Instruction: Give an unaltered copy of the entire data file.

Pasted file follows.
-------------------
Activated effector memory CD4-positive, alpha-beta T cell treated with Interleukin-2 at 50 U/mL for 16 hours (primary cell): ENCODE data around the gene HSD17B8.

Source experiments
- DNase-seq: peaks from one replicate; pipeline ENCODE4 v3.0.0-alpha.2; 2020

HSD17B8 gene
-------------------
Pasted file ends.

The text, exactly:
Activated effector memory CD4-positive, alpha-beta T cell treated with Interleukin-2 at 50 U/mL for 16 hours (primary cell): ENCODE data around the gene HSD17B8.

Source experiments
- DNase-seq: peaks from one replicate; pipeline ENCODE4 v3.0.0-alpha.2; 2020

HSD17B8 gene